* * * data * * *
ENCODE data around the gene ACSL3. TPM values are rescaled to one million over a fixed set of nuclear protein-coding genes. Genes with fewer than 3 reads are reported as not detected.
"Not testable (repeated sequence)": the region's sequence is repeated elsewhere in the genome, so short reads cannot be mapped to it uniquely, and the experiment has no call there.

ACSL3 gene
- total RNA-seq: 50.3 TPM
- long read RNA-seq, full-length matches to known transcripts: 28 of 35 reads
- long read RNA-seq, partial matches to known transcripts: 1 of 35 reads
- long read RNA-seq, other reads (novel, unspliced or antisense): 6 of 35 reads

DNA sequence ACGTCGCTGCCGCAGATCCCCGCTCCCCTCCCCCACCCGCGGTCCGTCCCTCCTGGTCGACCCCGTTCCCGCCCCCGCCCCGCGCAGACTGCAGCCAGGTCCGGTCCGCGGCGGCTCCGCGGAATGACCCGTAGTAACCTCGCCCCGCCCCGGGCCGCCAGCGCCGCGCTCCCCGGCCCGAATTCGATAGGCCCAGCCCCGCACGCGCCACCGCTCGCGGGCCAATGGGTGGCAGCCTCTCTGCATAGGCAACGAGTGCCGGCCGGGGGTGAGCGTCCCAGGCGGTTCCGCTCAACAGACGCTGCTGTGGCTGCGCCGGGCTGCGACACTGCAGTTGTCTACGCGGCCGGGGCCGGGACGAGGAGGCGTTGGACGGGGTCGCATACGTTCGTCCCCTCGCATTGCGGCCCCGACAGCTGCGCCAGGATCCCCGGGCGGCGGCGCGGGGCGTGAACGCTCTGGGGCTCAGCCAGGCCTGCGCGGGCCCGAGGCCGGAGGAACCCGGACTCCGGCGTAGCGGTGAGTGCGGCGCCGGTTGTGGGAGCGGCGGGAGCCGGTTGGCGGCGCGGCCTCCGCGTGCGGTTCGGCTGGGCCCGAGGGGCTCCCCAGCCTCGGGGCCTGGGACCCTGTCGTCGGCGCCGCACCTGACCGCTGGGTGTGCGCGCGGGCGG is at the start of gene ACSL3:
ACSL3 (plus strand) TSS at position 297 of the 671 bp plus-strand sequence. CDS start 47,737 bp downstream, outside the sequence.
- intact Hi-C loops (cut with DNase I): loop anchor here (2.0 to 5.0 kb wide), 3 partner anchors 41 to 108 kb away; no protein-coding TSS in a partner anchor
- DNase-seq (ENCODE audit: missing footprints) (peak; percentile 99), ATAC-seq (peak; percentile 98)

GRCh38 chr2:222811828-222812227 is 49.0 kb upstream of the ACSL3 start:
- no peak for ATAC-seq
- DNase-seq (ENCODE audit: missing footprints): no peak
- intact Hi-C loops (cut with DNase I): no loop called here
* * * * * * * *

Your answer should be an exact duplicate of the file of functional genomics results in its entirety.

ENCODE data around the gene ACSL3. TPM values are rescaled to one million over a fixed set of nuclear protein-coding genes. Genes with fewer than 3 reads are reported as not detected.
"Not testable (repeated sequence)": the region's sequence is repeated elsewhere in the genome, so short reads cannot be mapped to it uniquely, and the experiment has no call there.

ACSL3 gene
- total RNA-seq: 50.3 TPM
- long read RNA-seq, full-length matches to known transcripts: 28 of 35 reads
- long read RNA-seq, partial matches to known transcripts: 1 of 35 reads
- long read RNA-seq, other reads (novel, unspliced or antisense): 6 of 35 reads

DNA sequence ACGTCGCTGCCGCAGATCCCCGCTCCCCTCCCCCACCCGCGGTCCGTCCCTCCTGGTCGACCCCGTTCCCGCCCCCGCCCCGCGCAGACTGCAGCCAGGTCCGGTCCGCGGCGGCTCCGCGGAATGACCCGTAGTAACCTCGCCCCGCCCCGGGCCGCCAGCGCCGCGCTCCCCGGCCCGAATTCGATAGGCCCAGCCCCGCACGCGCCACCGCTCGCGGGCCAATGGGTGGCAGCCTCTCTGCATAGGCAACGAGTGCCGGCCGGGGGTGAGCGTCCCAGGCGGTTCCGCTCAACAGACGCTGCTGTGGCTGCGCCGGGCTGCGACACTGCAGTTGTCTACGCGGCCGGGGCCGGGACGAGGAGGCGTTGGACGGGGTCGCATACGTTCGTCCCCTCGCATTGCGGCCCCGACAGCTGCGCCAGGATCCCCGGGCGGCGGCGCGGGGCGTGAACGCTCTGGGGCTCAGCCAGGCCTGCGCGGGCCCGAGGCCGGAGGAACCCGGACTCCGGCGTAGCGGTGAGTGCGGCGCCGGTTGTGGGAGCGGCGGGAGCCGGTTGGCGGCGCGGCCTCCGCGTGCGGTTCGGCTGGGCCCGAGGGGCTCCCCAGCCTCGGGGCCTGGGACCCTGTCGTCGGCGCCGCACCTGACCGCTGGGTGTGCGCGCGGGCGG is at the start of gene ACSL3:
ACSL3 (plus strand) TSS at position 297 of the 671 bp plus-strand sequence. CDS start 47,737 bp downstream, outside the sequence.
- intact Hi-C loops (cut with DNase I): loop anchor here (2.0 to 5.0 kb wide), 3 partner anchors 41 to 108 kb away; no protein-coding TSS in a partner anchor
- DNase-seq (ENCODE audit: missing footprints) (peak; percentile 99), ATAC-seq (peak; percentile 98)

GRCh38 chr2:222811828-222812227 is 49.0 kb upstream of the ACSL3 start:
- no peak for ATAC-seq
- DNase-seq (ENCODE audit: missing footprints): no peak
- intact Hi-C loops (cut with DNase I): no loop called here